|Résumé||(disponible en anglais seulement)|
A national assessment of the vulnerability of Canadians to coastal processes, hazards and changing climate requires, as one of many inputs, information on
spatial patterns and temporal trends in the coastal population. The Gridded Population of the World dataset (GPW v3 beta) for 1990, 1995, 2000 and 2015 (Future Estimates) and the World Vector Shoreline, are investigated for trends in the global
coastal population and to place Canada in the global context. In 2000, 1.3 billion people lived within 20 km of a marine shoreline with an average density 2.2 times the global average. Between 1990 and 2000, this coastal population grew at a rate of
1.55%/a. Canadian census results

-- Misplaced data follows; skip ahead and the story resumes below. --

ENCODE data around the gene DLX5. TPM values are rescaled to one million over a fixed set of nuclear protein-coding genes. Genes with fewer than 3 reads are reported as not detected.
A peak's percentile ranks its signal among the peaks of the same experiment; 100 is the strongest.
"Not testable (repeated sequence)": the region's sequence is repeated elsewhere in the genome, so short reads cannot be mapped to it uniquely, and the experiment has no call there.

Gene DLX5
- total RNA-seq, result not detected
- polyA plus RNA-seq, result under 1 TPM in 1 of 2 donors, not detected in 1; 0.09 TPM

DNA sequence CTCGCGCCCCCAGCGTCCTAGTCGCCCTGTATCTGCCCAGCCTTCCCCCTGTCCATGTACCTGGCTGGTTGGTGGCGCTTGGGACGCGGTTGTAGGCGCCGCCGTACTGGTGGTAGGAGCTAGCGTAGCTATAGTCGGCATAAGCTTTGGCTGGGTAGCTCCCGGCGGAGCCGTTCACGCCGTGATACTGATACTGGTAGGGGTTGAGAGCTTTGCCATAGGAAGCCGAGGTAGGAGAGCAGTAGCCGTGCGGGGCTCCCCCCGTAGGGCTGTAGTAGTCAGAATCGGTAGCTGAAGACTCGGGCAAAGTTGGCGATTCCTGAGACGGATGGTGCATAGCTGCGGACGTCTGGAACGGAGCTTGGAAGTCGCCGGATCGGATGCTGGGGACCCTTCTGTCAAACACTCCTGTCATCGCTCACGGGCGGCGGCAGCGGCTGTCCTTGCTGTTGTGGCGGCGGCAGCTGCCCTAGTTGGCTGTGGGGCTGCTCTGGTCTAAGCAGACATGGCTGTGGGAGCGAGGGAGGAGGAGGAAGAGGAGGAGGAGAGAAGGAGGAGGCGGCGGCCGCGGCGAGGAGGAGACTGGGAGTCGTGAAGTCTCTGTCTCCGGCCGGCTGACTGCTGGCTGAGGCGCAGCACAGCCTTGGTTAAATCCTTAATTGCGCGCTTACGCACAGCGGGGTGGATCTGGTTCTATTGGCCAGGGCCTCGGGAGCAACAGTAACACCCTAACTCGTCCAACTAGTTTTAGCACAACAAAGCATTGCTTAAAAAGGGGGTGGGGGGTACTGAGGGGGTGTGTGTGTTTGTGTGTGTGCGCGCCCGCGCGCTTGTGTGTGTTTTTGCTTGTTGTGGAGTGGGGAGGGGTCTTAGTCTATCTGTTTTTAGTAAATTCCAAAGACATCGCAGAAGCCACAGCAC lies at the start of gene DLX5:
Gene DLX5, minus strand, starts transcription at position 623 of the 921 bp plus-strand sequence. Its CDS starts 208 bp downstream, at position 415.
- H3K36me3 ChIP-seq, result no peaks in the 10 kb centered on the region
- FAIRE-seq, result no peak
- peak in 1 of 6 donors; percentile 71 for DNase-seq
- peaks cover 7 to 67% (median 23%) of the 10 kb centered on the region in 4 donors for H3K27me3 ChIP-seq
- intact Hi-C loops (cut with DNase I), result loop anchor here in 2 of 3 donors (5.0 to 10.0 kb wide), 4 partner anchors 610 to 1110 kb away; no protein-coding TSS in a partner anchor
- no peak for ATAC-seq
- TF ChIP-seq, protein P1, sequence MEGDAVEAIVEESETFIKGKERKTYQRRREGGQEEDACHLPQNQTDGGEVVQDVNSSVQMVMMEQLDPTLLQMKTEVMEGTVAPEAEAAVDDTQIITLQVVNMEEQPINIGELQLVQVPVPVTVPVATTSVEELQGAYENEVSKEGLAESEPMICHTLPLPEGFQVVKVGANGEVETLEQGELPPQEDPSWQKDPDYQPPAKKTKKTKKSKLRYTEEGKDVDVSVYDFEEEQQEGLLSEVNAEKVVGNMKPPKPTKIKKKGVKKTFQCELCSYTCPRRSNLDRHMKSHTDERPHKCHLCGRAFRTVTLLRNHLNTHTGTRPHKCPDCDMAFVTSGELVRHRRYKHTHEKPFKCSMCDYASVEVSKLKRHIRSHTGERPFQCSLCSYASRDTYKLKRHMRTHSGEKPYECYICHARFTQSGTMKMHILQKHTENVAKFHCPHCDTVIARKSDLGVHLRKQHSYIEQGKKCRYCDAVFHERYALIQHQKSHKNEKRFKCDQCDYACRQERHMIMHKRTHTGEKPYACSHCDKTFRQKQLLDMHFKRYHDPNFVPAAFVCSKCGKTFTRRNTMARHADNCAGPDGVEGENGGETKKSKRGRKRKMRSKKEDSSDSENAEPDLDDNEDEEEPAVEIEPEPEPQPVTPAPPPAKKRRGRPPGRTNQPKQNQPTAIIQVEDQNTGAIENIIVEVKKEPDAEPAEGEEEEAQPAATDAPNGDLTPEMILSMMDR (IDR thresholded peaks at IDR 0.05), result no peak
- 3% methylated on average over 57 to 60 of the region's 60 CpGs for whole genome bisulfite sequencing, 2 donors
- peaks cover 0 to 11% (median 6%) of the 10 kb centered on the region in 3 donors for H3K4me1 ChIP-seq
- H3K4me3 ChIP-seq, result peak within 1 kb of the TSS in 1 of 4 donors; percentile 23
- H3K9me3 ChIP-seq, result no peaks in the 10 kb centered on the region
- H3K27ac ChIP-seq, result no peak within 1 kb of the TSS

from 1986, 1991, 1996 and 2000 are analysed to investigate spatial and temporal trends in the population living within 5, 10, 15 and 20 km of the Atlantic, Arctic, Pacific and Great Lakes coasts. In 2001, 11.5
million people (38.3% of the Canadian population) lived within 20 km of a coast, in a populated area 2.6% of Canada's total area.
Population decreases exponentially with distance from marine coasts and linearly from the Great Lakes coast. Between
1986 and 2001, the Canadian coastal population grew at a rate of 1.32%/a while total population grew at a rate of 1.24%/a. Population growth rates are decreasing on all coasts, following the national trend towards total population increase, but at a
slowing rate. The Atlantic coast is the only coast experiencing population decrease. The GPW data, analysed only for Canada, show the same trend towards slowed population growth to 2000, but that, by 2015, the trend will have reversed, and the growth
rate of the population within 20 km of the coast will be 2.24 %/a, greater than past census rates.